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Say happy birthday with banners, TN-style

Chennai, Feb. 23: A drive down most Chennai thoroughfares seems near impossible without a “giant” Jayalalithaa beaming down on commuters.

AIADMK cadres have plastered city roads with huge banners of Amma, as Jayalalithaa is called, ahead of her 66th birthday tomorrow.

A shower of superlatives — from “Tamil PM” to “rare medicine” — marks the posters that will choke roads, block traffic and squeeze pedestrians out of footpaths tomorrow. Some are already in place.

In a state known for political sycophancy, the “flex banners” have emerged the easiest and cheapest way to catch a leader’s eye and demonstrate loyalty.

And banners put up by political parties are more equal than others — they can violate rules at will by encroaching on public space and inconveniencing road users.

Prior permission from the collector is required for the posters, which can be put up only 48 hours before an event and taken off 48 hours after it. But parties are often accused of doing neither.

Tamil Nadu has been a pioneer in giant cut-outs, limited earlier to matinee idols ahead of movie releases.

Actor-turned-chief minister MGR’s fans were the first off the block, using his banners for AIADMK campaigns and conferences. But it was during Jayalalithaa’s first term as chief minister (1991-96) that such giant banners — over 80ft high — became a fixture. After her rout in 1996, she asked not to put up her posters.

Eighteen years on, she is chief minister again, and the banners are back. Few know that better than “Traffic” Ramaswamy.

The 74-year-old civic activist — who earned the moniker years ago when he volunteered to help bring order to roads — has been citing a high court order to urge the authorities to remove the Jaya banners, but with little success.

“The ruling party is the biggest violator. Officials are reluctant to remove the banners in spite of court directives. Most banners are put up by the mayor (the AIADMK’s S. Doraiswamy) himself,” Ramaswamy complained.

This isn’t the first such instance, though. Whenever Jayalalithaa steps out of home for an official programme, her route is lined with banners put up by ministers, MLAs and other party functionaries. During an AIADMK meeting around two months ago, such banners had sprouted along the entire 15km route from the chief minister’s home in central Chennai to the venue — with one cut-out seen almost every 20 metres.

“More than 300 banners were put up, flaunted by Jaya TV (the ruling party-owned channel) as a demonstration of the cadres’ love for their leader but forgetting how much public nuisance they caused,” Ramaswamy added.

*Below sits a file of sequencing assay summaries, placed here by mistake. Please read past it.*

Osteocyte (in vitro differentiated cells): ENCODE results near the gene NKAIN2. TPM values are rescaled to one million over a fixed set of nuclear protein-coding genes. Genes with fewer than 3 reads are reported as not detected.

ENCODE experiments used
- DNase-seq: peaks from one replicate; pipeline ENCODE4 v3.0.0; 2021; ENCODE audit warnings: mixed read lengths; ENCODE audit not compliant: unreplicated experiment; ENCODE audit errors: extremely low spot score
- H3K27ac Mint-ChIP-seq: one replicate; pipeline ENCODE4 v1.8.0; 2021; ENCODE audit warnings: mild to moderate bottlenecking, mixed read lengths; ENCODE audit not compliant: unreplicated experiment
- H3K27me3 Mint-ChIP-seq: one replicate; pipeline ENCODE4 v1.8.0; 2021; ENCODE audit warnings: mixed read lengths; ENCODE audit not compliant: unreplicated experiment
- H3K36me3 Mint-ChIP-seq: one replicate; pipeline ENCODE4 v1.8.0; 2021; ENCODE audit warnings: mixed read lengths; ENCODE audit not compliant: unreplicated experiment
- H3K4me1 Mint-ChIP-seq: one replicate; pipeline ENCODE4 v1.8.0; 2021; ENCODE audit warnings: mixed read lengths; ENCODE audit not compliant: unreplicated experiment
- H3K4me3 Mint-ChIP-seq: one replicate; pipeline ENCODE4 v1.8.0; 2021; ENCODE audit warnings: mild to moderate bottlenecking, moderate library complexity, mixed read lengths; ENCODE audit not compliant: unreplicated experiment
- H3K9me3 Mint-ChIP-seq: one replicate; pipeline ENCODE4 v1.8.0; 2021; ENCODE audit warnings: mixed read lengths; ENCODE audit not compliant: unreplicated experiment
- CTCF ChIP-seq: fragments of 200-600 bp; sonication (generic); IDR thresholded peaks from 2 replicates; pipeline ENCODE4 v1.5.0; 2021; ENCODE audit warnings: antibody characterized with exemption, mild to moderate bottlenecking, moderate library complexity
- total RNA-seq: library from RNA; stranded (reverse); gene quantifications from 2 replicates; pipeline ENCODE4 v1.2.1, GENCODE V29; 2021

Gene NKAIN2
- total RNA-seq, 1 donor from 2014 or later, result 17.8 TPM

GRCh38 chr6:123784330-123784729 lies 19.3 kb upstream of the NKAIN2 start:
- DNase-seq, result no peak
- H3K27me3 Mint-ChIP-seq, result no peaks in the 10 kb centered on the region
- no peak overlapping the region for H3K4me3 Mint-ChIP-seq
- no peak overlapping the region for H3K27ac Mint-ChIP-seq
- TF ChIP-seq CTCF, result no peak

The banners seem destined to stay. It could be the rival DMK’s turn to hit the scaffoldings on March 1, when M.K. Stalin, party chief M. Karunanidhi’s son and heir apparent, turns 61.

Culture isn’t untouched by the binge. Such posters are put up for family events like weddings, birthdays and even death anniversaries. “They have become the flaunt factor — the bigger and brighter the banner, the higher the chances your neighbours will notice and talk about it,” said R. Prabhu, an ad consultant.

The main reason for their omnipresence of the flex banners is affordability. “We charge Rs 16 per square foot, including the cost of erecting them on wooden scaffoldings. All you have to do is to sit with us to help design the banners on our computer. We print it from our large-format printers,” said K. Jamaldeen of Mega Digital, one of the many banner printers in central Chennai.

Most of the job is made-to-order. “You tell us the location, our men will erect it there and we will remove it after 48 hours. We take away the scaffolding while you can keep the flex banner as a memento,” Jamaldeen said.

He counted political parties and the film industry as his biggest clients, and suggested it was an all-season trend. “It is not seasonal anymore. We get orders for temple festivals and family events round the year.”

For some, the banners are close to the heart. P. Devadoss, a leader of the DMDK headed by actor Vijayakanth, has just “gifted” a banner to a party colleague about to get married. “It’s our wedding gift to our friend, who will also get political mileage.” The 15x10 feet poster cost Rs 2,400. Devadoss and colleagues pooled in the money.

The authorities claim they are trying to contain the banner fever, despite the lack of tangible results. “We have made it mandatory for the banners to carry the printer’s name and address. We are strictly enforcing the 48-hour rule otherwise we will invite contempt of court,” said a senior officer of the Chennai Municipal Corporation.